Conor Coady

Conor Coady
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As a youngster Conor Coady struggled in the youth academy, not because he did not play well, at times he was truly outstanding, but because he was labouring under the 'next Steven Gerrard' label. It was an easy comparison to make, not just because he is also a Scouser, but because they were a similar build as youngsters and even a similar running style.

There were times you could watch him powering forward with the ball and it was impossible not to make the comparison, as it was so like him. Unfortunately for Coady, he was never allowed to develop his game as a box to box midfielder, which was most suited to his abilities, as he was often used as a centre back and found himself regularly shackled in midfield as a holding midfielder.

With England he managed to captain them to the U17s European Championship title, becoming the first England captain to lift a trophy in 17 years. Despite this, he was never given a real chance with Liverpool, always on the verge of a breakthrough, but never given a chance to get the run of games a young player needs.

Eventually he ended up on loan to Sheffield United, where he spent the 2013-14 season proving himself ready for first team football, but despite that Liverpool allowed him to join Huddersfield Town for a fee of £330k in the summer of 2014. One season there was enough to impress Wolverhampton Wanderers to the point that they paid nearly £2m to take him to the Midlands club.

This short compilation clip of his season at Huddersfield brings up a few more Gerrard comparisons, as he shows off good vision, a great range of passing and the ability to hit a goal from the edge of the box. He always has that tenaciousness, the will to win that drove Gerrard on when the odds were against him.

It is something he is going to have to fight hard to come out from under the shadow of, but, as his career goes on I think he will gradually become accepted as the player he is, not what people want him to be. This is a lad who is potentially good enough to be playing in the Premier League now, but having been badly underused by Liverpool, he is now having to fight his way back up.

One thing that his time playing in defence and defensive midfield is that he has learned good positional sense, making him capable of playing as part of a midfield pair, rather than needing a third man in there to protect the defence. Wolves' fans can look forward to seeing a lad with a desire to prove himself, and the ability to do so, after seeing what he has done so far.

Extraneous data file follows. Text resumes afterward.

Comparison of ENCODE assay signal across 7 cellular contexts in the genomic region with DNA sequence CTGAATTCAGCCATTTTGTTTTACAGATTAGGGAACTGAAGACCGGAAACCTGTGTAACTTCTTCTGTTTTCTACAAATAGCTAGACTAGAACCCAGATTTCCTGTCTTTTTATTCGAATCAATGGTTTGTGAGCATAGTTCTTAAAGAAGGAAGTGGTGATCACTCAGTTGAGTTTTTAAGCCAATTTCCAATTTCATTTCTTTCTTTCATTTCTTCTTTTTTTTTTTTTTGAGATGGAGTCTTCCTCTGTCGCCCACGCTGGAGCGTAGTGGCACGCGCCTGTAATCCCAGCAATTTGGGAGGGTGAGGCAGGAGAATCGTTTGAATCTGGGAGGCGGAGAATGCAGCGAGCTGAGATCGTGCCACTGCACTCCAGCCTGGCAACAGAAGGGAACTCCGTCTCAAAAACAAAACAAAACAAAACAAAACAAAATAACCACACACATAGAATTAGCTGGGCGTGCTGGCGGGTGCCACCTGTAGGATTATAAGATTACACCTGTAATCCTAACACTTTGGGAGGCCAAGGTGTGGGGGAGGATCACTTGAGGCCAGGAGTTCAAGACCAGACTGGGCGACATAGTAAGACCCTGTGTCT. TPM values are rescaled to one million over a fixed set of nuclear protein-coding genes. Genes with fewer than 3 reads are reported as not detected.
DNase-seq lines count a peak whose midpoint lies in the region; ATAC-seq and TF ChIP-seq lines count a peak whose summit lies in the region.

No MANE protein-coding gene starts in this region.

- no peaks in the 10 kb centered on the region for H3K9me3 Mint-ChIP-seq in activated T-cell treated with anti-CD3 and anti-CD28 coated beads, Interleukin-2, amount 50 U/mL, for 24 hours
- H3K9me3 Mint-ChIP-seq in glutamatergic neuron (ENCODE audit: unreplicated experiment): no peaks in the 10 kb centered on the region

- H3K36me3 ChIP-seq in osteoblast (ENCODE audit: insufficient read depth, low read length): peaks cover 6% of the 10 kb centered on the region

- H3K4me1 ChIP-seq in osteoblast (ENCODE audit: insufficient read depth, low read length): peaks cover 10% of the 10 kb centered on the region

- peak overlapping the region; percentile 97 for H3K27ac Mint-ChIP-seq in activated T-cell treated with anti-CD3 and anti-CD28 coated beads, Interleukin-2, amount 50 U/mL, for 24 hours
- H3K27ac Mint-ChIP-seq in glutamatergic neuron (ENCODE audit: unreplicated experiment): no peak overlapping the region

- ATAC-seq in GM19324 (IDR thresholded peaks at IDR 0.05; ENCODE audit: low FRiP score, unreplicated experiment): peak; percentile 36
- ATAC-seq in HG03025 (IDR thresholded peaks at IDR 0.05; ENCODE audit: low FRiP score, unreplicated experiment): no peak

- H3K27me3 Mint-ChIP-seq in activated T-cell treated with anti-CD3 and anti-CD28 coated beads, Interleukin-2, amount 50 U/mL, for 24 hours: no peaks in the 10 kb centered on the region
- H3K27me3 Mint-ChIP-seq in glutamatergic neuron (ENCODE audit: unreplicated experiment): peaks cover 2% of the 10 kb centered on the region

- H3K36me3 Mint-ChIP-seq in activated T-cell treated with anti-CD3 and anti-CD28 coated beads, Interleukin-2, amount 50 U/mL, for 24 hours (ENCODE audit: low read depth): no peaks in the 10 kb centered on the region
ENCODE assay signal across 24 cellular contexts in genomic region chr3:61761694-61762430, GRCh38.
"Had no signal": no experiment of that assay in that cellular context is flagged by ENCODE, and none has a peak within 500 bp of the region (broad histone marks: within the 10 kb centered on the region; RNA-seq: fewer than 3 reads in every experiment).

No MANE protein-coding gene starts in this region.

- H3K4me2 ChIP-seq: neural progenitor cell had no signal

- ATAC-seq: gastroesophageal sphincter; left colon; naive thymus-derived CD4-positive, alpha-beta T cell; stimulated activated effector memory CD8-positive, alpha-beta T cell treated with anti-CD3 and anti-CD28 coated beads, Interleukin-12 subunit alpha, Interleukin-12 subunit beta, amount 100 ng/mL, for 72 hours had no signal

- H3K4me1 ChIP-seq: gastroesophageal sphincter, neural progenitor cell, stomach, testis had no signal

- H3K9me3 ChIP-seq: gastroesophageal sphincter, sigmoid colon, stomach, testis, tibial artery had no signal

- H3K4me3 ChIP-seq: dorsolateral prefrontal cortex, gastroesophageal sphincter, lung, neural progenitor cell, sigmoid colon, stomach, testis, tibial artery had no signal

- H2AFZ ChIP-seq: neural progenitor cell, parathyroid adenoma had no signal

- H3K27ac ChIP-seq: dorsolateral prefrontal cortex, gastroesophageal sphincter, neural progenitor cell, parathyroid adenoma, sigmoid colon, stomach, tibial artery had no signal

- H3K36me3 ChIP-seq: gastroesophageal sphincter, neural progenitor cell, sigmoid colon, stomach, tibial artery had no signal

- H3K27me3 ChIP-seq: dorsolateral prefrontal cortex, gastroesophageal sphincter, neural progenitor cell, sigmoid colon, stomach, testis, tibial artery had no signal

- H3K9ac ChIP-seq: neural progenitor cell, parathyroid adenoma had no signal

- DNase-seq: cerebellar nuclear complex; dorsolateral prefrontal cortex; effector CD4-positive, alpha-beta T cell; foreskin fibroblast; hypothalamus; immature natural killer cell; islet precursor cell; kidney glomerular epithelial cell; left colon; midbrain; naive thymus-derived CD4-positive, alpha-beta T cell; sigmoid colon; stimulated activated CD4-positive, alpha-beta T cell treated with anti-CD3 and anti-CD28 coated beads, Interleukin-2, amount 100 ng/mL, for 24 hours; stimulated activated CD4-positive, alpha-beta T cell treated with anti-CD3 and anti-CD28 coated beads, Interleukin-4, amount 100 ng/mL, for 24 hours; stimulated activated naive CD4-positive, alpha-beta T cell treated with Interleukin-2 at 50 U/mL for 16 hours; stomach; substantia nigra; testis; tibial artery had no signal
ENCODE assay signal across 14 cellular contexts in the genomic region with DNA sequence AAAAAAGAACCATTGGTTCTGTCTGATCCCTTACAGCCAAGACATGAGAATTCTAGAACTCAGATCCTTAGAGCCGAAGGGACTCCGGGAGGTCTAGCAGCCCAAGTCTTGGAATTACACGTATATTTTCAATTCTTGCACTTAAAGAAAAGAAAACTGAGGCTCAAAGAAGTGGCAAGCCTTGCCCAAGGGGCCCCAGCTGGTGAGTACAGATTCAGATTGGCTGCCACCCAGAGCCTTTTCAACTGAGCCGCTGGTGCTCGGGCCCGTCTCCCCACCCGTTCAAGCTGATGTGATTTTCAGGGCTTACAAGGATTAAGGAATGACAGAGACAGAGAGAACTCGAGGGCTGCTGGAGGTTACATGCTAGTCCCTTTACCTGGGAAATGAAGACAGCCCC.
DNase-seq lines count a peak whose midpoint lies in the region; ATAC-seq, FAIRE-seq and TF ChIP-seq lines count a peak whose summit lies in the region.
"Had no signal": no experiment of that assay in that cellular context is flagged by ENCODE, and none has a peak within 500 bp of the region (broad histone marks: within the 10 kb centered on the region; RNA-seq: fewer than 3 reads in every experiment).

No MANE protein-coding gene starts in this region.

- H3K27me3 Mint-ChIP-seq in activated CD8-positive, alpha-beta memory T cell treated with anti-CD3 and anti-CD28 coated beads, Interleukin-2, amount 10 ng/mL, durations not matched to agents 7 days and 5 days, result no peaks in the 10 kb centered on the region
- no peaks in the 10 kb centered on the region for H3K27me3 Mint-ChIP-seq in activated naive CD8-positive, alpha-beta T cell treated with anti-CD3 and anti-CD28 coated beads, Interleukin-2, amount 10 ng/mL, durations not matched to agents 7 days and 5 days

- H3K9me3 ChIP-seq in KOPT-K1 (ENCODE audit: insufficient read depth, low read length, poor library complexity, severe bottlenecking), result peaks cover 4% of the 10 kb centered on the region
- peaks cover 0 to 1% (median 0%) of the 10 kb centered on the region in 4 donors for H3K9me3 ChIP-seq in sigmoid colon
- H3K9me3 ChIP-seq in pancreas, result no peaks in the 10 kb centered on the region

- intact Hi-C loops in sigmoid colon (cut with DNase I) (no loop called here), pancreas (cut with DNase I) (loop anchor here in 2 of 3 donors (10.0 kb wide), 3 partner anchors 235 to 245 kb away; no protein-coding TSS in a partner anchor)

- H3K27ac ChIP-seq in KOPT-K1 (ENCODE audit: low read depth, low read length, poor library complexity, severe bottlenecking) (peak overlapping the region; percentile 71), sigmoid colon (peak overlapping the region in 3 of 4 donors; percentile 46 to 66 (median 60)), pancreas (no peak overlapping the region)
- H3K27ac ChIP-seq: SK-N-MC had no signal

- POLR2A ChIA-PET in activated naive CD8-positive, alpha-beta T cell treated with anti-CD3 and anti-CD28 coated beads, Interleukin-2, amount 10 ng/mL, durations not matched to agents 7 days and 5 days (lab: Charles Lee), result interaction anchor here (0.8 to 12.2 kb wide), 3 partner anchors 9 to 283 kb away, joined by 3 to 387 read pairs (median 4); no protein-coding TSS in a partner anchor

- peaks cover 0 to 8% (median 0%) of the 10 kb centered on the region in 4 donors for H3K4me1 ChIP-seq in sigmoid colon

Meanwhile Liverpool fans can look at what he has done and wonder if he would have been a better option than Joe Allen in midfield last season. While Huddersfield and Blades' fans will be wishing they still had him in their midfield next season.

If Wolves can keep him, and develop him as a player, they have a young lad who is a future captain and capable of leading them back to the Prem. I would like to see him given a little more license to get in and around the edge of the opposition box, as he has shown he can finish. The one with the outside of his foot, in particular, in the 3rd minute of the Sheff Utd compilation showed a touch of real quality in his shooting.

Sadly this label will probably plague him throughout his career:

When this video highlights that there is a little more skill and control to him than he is often given credit for:

Coady is an old school footballer, he does not want to roll around on the floor feigning injury, he wants to get stuck into a battle and earn a victory. It is evident in the way that the fans took to him so quickly at both the Blades and Terriers, even getting his own chant in his first season, that he is the kind of player that fans at the game grow to appreciate.

Is he the difference between Wolves gaining promotion or once again missing out on the play offs? Yes he probably can be that difference. On his game he can win that vital midfield battle and turn losses into draws and draws into wins, at this level. Whether he will be ready to do the same in the Prem is a different matter, but certainly the potential is there.

Not the potential to be a new Steven Gerrard, he is never going to be that, but he does have the potential to be a regular fixture in the midfield for a Premier League team. He has all the attributes of Steven Gerrard, the driving runs, the goals from the edge of the box, the desire, the vision and the range of passing, but none of it quite at the level Gerrard had.

Coady does have a much better understanding of the defensive side of the game, rather than having to charge in making last ditch tackles every time, he tries to position himself correctly to reduce the need to dive in and risk giving away free kicks and penalties. The question is if, in years to come, will be talking about the 'next Conor Coady'? It seems unlikely, but he had the right attitude, unlike so many other young players these days.